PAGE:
You may be smart enough to spot that this is actually a Russian Crow – my lame defence is that I didn’t have a photo of a magpie to hand


PS:  It interests me that in a culture where food reigns supreme the French word for pastry is identical to that for pasta or any other dough.  Pate.  Not to be muddled with paté which would really make a mess of things. And further, if you were wondering why the title – it comes from an English nursery rhyme about Magpies and refers to the fact that according to myth the number of magpies you see are supposed to determine your luck for the day:

One for sorrow,
Two for joy,
Three for a girl,
Four for a boy,
Five for silver,
Six for gold,
Seven for a secret,
Never to be told


Sounds like a whisper ….

When I was at school I learned French. In fact I began learning at the age of 8 in Mrs Noble’s class. Mrs Noble liked me, having despised my older brother (the loathing was mutual). Given that I generally hated my brother (also mutual and absolutely compulsory at the ages we were), I loved Mrs Noble, which might have been why she liked me. Life is like that. We tend to like those that love us. Unless they are insane stalkers.  But that really is another story.


I adored the sounds of the words and I enjoyed learning. At secondary school I was, to be fair, generally mediocre at the grammar and indeed only actually began to make friends with conjugating after moving here in September last year. But I perfected my accent and frankly I was waiting for the call to star in the remake of 80s sitcom ‘Allo ‘Allo. I listened to Jane Birkin breathing her way through Je t’aime  and wanted to BE her.

Adulthood and a cheese business that took me back and forth to Paris to the gastronomic chaos that is Rungis Market.  Ad hoc travels to Provence, Normandy, The Auvergne in search of the perfect morceau to bear triumphantly back to Berkshire in the overstuffed boot of our car and present to our customers who would sigh in ecstasy and run home to devour their new best friend with gusto and self-congratulatory glee that they had found this ‘maaaarvlus little place’ which sold all things French-Cheese without their having to bother at all with la manche.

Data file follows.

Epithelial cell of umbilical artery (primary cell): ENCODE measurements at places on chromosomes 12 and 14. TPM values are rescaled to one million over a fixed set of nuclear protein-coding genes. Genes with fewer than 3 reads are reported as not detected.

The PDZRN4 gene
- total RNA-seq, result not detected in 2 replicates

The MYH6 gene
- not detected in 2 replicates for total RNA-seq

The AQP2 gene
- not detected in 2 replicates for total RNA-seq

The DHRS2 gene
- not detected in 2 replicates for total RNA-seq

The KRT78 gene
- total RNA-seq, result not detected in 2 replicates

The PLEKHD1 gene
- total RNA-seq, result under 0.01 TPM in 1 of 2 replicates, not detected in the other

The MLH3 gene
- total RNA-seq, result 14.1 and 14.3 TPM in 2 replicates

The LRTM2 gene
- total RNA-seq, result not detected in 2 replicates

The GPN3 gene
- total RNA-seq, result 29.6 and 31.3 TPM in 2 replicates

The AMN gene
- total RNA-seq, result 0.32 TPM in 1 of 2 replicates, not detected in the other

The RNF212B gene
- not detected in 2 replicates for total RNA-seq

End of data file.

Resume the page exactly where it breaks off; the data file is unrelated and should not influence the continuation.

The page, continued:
During all this time, I listened French. I loved the sound. Compare the way that airport is said in English – two clipped syllables uttered in a reasoned monotone – with the same word in French. L’aeroport. The aer has the lightness of a soufflé and that for me is French. That for me defines what I adore about the language. Of course regionally and even more microscopically the way words are pronounced, the way sentences are constructed, varies. Standard French, the same as BBC English is not the standard at all. My radio station of choice when out in my car and indeed in my home, now that I have discovered the joys of listening on-line to the wireless, is RBA 104.4 Bort les Orgues. The main reason for my slavish devotion is the woman I know as ‘Over Enunciating Announcer Lady’. She is bliss. When she does her petits annonces I am captivated by her emphasis. ‘PerDU, un beagLE tricoloooooR a Bort les OrgUH’ or even more deliciously the moment when behind the wheel shortly before Christmas I heard her utter ‘Soob Millie Mettre aRAY ….. a Champs sur TarentaiNUH’ and realized it was a shout out for The Husband with Two Brains’ presentation on trous noirs and his observatory in Hawaii. Her fabulous iteration gilds my days and she has unwittingly helped my French from stuttering to fluttering over the last six months.


That moment driving to Lyon in April when I realized the strange sensation I was experiencing was seeing Spring burst forth to greet me with its bumptious greens and yellows and pinks and whites and mauves in great swathes before my eyes is replicated in my sudden ability to assimilate and respond to a barrage of French with relative ease. But even in areas with harsher tones the words have elegance to me. Somehow Tortue sounds so much more evocative than Tortoise particularly if you can perfect that mysterious swallowed ‘r’ that the French absorb by osmosis in order to bewitch dull English girls like me later in life.


I have lived in Italy and speak decent Italian, I learned Russian for six years at school but for me French is candied grace and refinement. If it were a scent it would be captured in a bottle made of a glass so fragile that you would think it was a bubble. Even in Cantal where we live. THAT Cantal recently described as le trou (the hole) by a friend in Grenoble … repeat after me. – Non, il est pas le trou! It isn’t. Fact. But that is not what we are talking about here and despite being innately discursive I am determined to stay en piste for this moment. No. Say Grenoble. Gren. Oble. Now say it with a French accent (it is after all French). Can you hear the chicly swallowed G? The way the ble whispers away at the end? That’s French. I speak it comme une vache espagnole but I hear it fluently. And it is music in my ears.


PS: My title is taken from a song by the brilliant Tracy Chapman. She was Talkin’ Bout a Revolution – something else the French do rather well ….